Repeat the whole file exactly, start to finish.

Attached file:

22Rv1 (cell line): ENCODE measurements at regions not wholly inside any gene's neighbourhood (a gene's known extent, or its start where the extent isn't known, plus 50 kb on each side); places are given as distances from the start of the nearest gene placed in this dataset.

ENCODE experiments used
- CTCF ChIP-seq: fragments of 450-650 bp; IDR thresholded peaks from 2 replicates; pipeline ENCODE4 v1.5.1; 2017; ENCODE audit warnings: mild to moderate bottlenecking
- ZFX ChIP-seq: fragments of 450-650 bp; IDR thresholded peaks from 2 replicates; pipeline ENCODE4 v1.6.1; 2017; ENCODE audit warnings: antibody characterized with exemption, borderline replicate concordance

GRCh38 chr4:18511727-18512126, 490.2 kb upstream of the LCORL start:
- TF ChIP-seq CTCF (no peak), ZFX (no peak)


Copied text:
22Rv1 (cell line): ENCODE measurements at regions not wholly inside any gene's neighbourhood (a gene's known extent, or its start where the extent isn't known, plus 50 kb on each side); places are given as distances from the start of the nearest gene placed in this dataset.

ENCODE experiments used
- CTCF ChIP-seq: fragments of 450-650 bp; IDR thresholded peaks from 2 replicates; pipeline ENCODE4 v1.5.1; 2017; ENCODE audit warnings: mild to moderate bottlenecking
- ZFX ChIP-seq: fragments of 450-650 bp; IDR thresholded peaks from 2 replicates; pipeline ENCODE4 v1.6.1; 2017; ENCODE audit warnings: antibody characterized with exemption, borderline replicate concordance

GRCh38 chr4:18511727-18512126, 490.2 kb upstream of the LCORL start:
- TF ChIP-seq CTCF (no peak), ZFX (no peak)